But I’m reasonably motivated already, so the question is really if gamification could be applied effectively to better disease management? Truly outstanding examples are currently few and far between, mostly because the concept is relatively new and those supplying the solutions have dipped their toe rather than fully immerse the patients into the experience. However, the University Health Network of Toronto has shown that by combining the use of mobile app with gamification to incentivise responsible Diabetes management, a substantial increase was achieved in the frequency with which adolescents with type 1 diabetes carried out control.
This Diabetes app called, ‘Bant8’ rewards patients with codes that can be used to download songs, games and other applications free from the Apple iTunes store if they maintained a good BGM practice throughout the day. Furthermore, it can also check whether the adolescent has shared the results of tests with their parents and doctors. The gamification elements here are fairly rudimentary, but at the same time the project is relevant, targeted and successful, with the potential for much, much more.
Omada9 is another health start up ‘app’ that is specifically targeting people with pre-diabetes. By combing the power of relationships (it’s online and you’re connected), with data collection for evidence based results which can be plugged back in the focus is really on the patient. The trick, whether we’re talking about adherence to medication or changing established bad habits, is to tie in rewards that are meaningful whilst helping patients reach their goals. If you think about it, it’s much harder to change decades of poor diet and lifestyle than it is to help keep a patient on track with their potentially life-saving treatment. In theory at least.
“Truly outstanding examples are currently few and far between, mostly because the concept is relatively new…”
There is an ever-increasing pool of gaming examples from within the wider scientific and healthcare world that demonstrate the benefit of gaming either undertaken individually or more importantly socially. These include Foldit10, Phylo11 and others in biological research, which have achieved some outstanding research results, the Nintendo Wii platform being used to help rehabilitee Stroke victims, and a pathology app, called ‘ImageJS12’ reportedly based on ‘Angry Birds’ to help its player pathologists draw conclusions. The list goes on, and will only get longer and more creative.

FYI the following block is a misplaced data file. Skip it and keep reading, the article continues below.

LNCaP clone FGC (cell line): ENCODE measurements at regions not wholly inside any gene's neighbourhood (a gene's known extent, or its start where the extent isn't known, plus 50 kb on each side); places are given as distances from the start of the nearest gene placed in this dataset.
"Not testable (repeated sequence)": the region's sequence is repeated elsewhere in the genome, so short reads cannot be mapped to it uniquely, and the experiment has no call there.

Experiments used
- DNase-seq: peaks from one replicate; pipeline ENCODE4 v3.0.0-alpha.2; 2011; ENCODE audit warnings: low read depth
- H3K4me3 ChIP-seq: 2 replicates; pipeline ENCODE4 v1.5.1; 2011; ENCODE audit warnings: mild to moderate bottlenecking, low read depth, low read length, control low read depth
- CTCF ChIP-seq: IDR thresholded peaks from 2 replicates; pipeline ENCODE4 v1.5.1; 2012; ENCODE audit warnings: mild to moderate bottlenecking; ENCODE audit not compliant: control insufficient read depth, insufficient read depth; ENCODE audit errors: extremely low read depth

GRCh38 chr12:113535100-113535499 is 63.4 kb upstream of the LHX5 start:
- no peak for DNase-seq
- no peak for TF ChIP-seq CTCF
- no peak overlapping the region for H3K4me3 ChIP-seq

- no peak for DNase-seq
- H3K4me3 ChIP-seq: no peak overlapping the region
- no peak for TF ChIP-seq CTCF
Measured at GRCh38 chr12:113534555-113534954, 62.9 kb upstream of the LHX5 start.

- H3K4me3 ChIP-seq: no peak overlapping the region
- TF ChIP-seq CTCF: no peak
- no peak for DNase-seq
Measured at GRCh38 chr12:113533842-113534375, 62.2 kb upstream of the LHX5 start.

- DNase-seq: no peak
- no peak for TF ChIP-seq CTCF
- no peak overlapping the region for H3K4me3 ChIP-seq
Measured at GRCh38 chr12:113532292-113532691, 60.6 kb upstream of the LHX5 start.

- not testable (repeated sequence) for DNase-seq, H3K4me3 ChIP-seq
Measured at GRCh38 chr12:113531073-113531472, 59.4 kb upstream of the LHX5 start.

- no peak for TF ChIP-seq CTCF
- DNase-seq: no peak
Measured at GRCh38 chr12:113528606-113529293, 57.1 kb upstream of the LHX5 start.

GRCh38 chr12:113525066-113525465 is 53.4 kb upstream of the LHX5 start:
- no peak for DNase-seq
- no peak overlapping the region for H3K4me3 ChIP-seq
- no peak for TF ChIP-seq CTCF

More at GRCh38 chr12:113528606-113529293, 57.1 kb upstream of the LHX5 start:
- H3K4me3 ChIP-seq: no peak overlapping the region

So, here’s an idea. Why not combine gamification into a digital phase 4 KOL lead study to help connect, motivate and coach patients to take their medication? It would be easy enough to enlist the support of your KOLs once they recognise the benefit of collecting the real-world data. Let’s face it, most of the time they don’t know what patients are up to after they have prescribed the medication, or have a clear idea of why they lapsed from treatment.
Not only could the gamified solution incentivise patients to take their medication, but it could be offered as a more holistic package to motivate better lifestyle choices in diet and exercise to help with those NCD’s. Gamification could be the pill that starts to motivate patients to not only maintain their treatments, but take a more empowered and holistic approach to their ‘actualised self’. This could lead to increased adherence and reduced hospitalisations. Now, that is the sort of collaborative story that clinicians, patients and payers would find extremely compelling.
About the author:
Andy Stafford is a director at Nitro Digital, a full service digital agency specialising in the pharma and healthcare space. He is passionate about digital innovation and creativity that can be delivered for real impact, and is excited about the potential of gamification, big data, and other trends that could have a massive impact on healthcare.
Andy is currently involved with the launch of Syrum and will be talking at Digipharm. Previous to Nitro, his roles have been in search engine optimisation and mobile marketing.
In what ways can pharma gamification benefit patients?